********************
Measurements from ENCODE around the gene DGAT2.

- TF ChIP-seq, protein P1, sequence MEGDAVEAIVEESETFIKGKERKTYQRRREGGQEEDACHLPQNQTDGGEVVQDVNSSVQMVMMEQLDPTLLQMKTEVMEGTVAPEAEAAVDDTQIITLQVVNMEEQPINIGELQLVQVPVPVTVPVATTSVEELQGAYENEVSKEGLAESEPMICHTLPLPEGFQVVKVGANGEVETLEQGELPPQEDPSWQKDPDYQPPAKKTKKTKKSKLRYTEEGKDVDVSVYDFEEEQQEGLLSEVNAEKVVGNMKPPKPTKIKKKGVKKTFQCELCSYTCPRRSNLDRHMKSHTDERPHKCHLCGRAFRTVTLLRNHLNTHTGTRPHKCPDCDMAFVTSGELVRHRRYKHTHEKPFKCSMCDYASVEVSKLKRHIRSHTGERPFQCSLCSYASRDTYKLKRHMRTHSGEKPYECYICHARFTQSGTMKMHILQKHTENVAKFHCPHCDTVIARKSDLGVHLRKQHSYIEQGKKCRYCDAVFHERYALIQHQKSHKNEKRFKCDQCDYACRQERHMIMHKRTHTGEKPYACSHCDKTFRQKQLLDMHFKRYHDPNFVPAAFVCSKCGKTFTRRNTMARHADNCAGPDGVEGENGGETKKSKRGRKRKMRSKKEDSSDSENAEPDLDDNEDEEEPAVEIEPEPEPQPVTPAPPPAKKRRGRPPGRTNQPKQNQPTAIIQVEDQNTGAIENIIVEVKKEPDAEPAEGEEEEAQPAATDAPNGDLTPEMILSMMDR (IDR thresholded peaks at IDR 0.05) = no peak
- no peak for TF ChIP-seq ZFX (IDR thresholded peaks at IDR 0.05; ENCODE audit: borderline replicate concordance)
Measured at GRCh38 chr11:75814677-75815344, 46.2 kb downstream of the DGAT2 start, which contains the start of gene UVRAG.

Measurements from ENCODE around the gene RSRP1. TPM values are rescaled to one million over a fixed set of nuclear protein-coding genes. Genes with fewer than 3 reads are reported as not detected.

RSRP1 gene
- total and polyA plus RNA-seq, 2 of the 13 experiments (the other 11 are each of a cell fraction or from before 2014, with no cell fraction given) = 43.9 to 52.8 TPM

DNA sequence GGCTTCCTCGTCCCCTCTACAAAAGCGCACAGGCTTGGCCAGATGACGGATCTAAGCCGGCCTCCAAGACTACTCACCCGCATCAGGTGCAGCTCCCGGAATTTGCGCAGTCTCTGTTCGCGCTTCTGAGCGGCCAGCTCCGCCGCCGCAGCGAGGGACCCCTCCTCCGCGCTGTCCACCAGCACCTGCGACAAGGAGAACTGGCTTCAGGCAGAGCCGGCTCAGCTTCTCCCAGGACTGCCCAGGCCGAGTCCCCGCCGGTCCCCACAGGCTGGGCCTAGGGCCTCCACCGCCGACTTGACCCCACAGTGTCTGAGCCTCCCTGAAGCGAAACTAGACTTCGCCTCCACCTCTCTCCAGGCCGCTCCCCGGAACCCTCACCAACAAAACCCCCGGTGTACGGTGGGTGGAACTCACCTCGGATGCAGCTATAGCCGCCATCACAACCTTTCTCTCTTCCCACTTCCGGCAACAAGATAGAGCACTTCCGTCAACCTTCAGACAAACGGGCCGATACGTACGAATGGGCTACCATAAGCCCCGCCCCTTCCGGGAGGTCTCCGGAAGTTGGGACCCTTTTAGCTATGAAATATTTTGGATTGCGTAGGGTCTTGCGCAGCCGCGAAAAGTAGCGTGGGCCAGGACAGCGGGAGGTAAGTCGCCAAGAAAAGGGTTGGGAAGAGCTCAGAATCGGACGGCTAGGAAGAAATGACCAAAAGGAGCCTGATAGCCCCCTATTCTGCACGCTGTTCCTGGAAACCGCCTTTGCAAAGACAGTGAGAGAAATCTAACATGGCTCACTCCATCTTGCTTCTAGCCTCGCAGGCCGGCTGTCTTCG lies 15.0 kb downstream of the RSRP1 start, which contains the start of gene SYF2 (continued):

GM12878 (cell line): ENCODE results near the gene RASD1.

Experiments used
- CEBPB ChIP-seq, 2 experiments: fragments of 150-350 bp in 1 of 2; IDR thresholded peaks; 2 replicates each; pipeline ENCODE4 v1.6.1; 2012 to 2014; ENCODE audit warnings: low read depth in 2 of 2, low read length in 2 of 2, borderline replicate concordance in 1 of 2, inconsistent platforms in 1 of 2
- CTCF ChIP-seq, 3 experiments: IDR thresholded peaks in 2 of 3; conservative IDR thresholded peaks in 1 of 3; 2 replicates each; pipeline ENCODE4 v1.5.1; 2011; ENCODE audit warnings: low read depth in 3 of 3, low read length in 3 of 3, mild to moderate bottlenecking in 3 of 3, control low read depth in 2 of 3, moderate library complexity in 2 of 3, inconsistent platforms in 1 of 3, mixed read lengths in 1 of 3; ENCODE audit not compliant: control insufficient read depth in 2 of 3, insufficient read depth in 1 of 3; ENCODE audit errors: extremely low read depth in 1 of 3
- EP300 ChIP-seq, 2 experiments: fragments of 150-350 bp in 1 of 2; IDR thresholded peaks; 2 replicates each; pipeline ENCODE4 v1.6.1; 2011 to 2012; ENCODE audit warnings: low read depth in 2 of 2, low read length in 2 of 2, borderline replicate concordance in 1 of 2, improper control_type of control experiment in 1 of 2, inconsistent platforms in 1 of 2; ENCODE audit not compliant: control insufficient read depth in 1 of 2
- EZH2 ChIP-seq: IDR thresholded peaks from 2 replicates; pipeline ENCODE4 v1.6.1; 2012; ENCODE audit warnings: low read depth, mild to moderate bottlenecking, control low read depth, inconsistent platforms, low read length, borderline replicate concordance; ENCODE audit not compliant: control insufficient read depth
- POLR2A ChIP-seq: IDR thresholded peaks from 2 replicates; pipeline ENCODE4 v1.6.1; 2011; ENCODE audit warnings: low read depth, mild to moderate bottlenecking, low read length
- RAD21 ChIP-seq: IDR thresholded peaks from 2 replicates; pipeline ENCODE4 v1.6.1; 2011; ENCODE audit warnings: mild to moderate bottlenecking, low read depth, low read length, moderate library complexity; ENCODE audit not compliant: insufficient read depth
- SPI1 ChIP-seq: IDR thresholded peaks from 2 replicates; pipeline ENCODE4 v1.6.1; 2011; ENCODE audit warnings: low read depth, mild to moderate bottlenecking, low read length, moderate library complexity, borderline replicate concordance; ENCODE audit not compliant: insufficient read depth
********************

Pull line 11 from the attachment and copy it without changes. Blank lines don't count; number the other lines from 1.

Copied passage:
- CEBPB ChIP-seq, 2 experiments: fragments of 150-350 bp in 1 of 2; IDR thresholded peaks; 2 replicates each; pipeline ENCODE4 v1.6.1; 2012 to 2014; ENCODE audit warnings: low read depth in 2 of 2, low read length in 2 of 2, borderline replicate concordance in 1 of 2, inconsistent platforms in 1 of 2